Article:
Are you getting enough physical activity? 

How about your family? Do you know the suggested daily amount of activity? 

If you’re an adult, you should be incorporating at least 30 minutes of physical activity into your daily routine.For children that time is doubled to 60 minutes. 

image of older couple riding bikes

Why is Being Active Important? 

The President’s Council on Fitness, Sports & Nutrition shares that 

Regular physical activity can produce long-term benefits, such as helping 

  • Prevent chronic diseases such as heart disease, cancer, and stroke
  • Control weight
  • Promote strong bone, muscle and joint development
  • Improve sleep 

When you’re not physically active, you are more at risk for

  • High blood pressure
  • Type 2 diabetes
  • Heart disease

But how do you squeeze that activity into an already packed schedule? 

We’ve gathered some tips for each group below to help you get moving for national physical fitness month.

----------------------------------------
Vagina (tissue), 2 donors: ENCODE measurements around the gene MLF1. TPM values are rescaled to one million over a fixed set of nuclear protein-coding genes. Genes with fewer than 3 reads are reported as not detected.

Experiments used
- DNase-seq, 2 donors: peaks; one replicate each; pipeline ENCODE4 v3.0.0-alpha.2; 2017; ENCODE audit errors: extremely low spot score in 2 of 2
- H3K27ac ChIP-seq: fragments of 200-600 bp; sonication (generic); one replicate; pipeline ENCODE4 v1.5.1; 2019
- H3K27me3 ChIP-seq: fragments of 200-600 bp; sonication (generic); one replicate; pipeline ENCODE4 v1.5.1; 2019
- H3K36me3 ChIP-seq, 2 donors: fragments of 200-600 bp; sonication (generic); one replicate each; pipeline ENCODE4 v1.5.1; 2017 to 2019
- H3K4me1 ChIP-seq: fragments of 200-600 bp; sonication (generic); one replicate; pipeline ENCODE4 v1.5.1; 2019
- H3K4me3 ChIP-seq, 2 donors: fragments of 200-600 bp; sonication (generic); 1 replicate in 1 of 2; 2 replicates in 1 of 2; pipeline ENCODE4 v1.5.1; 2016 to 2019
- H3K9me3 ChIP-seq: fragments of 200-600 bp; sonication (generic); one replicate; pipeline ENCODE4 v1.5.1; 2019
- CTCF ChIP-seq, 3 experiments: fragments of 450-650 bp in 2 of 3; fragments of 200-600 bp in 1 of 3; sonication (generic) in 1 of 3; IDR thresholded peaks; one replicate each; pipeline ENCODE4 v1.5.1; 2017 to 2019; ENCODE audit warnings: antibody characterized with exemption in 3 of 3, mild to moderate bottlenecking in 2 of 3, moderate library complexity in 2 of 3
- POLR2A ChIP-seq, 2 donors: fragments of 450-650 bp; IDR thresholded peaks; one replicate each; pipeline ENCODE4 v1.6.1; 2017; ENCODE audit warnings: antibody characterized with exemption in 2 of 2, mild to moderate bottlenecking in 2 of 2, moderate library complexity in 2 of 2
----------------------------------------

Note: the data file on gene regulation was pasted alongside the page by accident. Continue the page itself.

How to Eat Healthy When Pregnant

As a first-time mother, or during any pregnancy, it's important to eat healthy.

Good nutrition during pregnancy improves your chance of having a healthy baby, and may even reduce the risk of other conditions in your child later in life. 

We’ve collected a list of foods to eat-- and some to avoid-- when you are pregnant. At the end we’ve also included a few recipes that incorporate some of our suggested foods. Enjoy! 

If you have more specific questions about proper nutrition during your pregnancy, contact your physician.

image of healthy eating

How to Eat Healthy When Pregnant

Eat foods packed with key vitamins & minerals.

Folic Acid, Omega-3 fatty acids

Vitamins A, B, C, E


Iron, copper, manganese, magnesium, selenium, zinc, potassium, calcium

Fruit & Veggies

Mangoes, Avocados, Broccoli, Carrots, Edamame, red pepper, spinach


Meet Dr. Zenos Vangelos, Sports Medicine Specialist

Meet Dr. Zenos Vangelos, D.O. 

Dr. Zenos Vangelos will bring his Sports Medicine Practice to the Westlake brand of Westshore Primary Care.

Semi-pro soccer player? Check. 

Team physician for the Cleveland Indians and US Soccer Federation? Check.